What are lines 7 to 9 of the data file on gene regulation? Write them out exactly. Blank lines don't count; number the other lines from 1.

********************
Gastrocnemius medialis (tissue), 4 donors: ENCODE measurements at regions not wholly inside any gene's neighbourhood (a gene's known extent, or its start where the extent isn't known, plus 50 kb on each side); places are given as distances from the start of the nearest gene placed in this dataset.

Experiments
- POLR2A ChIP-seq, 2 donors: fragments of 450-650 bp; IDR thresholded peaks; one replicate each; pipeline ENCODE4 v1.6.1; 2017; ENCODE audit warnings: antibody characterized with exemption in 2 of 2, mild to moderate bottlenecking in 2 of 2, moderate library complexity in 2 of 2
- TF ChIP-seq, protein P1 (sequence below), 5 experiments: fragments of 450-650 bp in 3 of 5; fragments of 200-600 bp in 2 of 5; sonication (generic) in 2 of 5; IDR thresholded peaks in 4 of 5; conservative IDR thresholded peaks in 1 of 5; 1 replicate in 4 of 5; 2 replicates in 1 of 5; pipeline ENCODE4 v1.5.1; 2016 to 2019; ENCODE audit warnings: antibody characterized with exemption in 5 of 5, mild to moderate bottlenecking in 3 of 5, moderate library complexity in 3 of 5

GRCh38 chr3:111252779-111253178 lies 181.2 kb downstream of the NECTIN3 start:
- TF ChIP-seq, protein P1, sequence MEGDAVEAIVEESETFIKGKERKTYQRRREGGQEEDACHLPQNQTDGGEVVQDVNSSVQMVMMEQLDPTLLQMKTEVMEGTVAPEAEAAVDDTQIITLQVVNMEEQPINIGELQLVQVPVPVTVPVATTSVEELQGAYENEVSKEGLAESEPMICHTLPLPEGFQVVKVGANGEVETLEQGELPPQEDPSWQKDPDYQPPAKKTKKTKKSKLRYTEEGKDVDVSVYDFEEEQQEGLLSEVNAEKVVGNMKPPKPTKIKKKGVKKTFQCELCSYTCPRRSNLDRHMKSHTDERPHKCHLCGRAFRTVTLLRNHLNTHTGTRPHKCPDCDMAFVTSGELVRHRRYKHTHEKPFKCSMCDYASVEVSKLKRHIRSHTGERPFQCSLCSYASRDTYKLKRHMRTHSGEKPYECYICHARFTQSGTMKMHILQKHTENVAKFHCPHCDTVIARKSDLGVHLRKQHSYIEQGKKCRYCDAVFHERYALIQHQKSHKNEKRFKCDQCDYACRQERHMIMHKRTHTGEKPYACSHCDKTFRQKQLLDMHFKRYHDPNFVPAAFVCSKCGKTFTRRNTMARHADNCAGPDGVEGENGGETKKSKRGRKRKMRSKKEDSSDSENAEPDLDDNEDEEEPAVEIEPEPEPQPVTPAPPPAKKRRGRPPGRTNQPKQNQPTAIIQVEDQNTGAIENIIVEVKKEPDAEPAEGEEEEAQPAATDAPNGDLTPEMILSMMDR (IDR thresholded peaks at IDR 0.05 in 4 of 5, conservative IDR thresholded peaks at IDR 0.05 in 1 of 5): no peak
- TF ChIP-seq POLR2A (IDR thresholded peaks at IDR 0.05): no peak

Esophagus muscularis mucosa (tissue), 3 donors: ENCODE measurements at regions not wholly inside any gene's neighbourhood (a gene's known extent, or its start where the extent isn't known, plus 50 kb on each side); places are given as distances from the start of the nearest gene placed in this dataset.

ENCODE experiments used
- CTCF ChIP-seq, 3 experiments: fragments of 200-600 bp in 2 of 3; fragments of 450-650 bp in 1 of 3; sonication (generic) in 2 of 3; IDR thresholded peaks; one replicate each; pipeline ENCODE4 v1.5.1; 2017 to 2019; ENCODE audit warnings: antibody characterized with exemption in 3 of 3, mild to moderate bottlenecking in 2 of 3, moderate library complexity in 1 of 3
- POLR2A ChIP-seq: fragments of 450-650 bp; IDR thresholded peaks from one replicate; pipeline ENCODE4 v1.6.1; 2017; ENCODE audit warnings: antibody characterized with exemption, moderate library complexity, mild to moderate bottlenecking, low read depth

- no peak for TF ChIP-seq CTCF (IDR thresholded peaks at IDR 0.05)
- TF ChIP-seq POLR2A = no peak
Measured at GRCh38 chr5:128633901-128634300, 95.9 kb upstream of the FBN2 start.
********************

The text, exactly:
- TF ChIP-seq POLR2A (IDR thresholded peaks at IDR 0.05): no peak

Esophagus muscularis mucosa (tissue), 3 donors: ENCODE measurements at regions not wholly inside any gene's neighbourhood (a gene's known extent, or its start where the extent isn't known, plus 50 kb on each side); places are given as distances from the start of the nearest gene placed in this dataset.

ENCODE experiments used